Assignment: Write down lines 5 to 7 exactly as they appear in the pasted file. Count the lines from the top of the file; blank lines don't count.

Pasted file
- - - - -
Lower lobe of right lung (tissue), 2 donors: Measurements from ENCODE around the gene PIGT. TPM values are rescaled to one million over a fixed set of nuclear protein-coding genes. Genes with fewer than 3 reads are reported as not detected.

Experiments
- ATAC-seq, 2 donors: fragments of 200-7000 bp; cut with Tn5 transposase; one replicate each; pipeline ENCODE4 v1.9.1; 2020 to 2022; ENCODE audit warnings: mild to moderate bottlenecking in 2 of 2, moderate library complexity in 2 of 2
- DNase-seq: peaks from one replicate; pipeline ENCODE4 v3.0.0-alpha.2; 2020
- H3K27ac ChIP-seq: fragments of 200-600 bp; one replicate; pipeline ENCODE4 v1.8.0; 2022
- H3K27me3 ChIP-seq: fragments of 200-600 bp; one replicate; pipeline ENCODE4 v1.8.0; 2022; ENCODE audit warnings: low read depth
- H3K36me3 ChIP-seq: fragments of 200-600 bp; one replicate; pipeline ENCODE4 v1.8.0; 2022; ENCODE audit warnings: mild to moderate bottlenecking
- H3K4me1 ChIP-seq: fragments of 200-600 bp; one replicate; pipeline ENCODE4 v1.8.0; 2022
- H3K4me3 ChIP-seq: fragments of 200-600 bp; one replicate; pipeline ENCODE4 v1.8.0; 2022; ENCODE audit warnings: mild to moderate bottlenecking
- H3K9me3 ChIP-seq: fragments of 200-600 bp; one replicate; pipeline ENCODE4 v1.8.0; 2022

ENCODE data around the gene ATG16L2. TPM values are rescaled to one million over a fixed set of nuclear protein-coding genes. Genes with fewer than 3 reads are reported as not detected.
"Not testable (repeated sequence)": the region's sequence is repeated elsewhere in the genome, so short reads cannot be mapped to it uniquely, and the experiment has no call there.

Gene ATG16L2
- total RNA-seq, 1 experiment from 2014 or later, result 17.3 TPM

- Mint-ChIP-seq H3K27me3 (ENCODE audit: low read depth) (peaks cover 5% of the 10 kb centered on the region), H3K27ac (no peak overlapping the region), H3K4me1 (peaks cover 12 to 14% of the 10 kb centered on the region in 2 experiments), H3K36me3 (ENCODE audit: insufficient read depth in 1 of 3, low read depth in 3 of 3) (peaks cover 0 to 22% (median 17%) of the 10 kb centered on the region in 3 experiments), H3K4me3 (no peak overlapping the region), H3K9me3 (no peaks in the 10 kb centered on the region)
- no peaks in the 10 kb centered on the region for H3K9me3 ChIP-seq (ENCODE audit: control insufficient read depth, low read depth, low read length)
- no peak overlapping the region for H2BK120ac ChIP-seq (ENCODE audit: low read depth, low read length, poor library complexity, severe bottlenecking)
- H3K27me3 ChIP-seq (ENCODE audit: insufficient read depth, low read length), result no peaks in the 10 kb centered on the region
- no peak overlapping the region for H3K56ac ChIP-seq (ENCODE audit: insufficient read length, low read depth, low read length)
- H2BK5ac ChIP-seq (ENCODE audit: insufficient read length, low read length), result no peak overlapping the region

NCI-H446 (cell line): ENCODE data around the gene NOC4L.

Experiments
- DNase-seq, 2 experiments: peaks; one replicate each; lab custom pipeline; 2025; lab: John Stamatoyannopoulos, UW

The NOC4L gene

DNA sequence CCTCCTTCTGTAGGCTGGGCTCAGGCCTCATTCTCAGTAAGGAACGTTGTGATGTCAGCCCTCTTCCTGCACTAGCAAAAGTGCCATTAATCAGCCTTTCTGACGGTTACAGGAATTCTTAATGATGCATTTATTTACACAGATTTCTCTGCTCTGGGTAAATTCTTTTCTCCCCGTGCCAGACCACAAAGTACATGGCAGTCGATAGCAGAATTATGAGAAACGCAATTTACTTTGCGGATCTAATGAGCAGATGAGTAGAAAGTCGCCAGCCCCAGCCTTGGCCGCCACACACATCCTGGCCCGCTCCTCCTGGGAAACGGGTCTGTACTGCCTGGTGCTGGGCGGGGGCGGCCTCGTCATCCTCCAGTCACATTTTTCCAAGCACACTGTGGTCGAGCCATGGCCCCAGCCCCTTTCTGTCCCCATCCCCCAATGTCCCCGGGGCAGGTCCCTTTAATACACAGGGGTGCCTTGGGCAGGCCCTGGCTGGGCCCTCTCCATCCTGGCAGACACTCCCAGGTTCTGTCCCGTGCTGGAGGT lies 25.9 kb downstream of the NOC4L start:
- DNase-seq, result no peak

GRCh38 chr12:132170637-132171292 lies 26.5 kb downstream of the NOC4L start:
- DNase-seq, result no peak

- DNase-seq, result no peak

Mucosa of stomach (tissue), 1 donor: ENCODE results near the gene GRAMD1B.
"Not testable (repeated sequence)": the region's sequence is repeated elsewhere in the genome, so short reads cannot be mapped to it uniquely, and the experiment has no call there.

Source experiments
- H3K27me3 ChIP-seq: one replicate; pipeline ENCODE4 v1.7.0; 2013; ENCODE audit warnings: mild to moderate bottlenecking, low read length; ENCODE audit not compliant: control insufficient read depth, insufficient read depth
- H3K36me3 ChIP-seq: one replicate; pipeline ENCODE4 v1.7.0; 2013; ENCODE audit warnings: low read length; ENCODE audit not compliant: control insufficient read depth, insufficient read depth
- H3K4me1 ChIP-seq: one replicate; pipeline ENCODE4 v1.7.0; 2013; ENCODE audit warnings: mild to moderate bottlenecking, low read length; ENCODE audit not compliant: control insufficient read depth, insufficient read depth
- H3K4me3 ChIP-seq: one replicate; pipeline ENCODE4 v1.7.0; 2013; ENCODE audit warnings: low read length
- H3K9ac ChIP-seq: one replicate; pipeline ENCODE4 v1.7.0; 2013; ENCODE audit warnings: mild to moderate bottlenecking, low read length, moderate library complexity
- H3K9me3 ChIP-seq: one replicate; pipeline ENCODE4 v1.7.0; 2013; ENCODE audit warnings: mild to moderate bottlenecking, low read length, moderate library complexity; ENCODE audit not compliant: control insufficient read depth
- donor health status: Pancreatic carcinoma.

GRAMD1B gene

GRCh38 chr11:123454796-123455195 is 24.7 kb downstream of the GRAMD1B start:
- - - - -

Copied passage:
- H3K27ac ChIP-seq: fragments of 200-600 bp; one replicate; pipeline ENCODE4 v1.8.0; 2022
- H3K27me3 ChIP-seq: fragments of 200-600 bp; one replicate; pipeline ENCODE4 v1.8.0; 2022; ENCODE audit warnings: low read depth
- H3K36me3 ChIP-seq: fragments of 200-600 bp; one replicate; pipeline ENCODE4 v1.8.0; 2022; ENCODE audit warnings: mild to moderate bottlenecking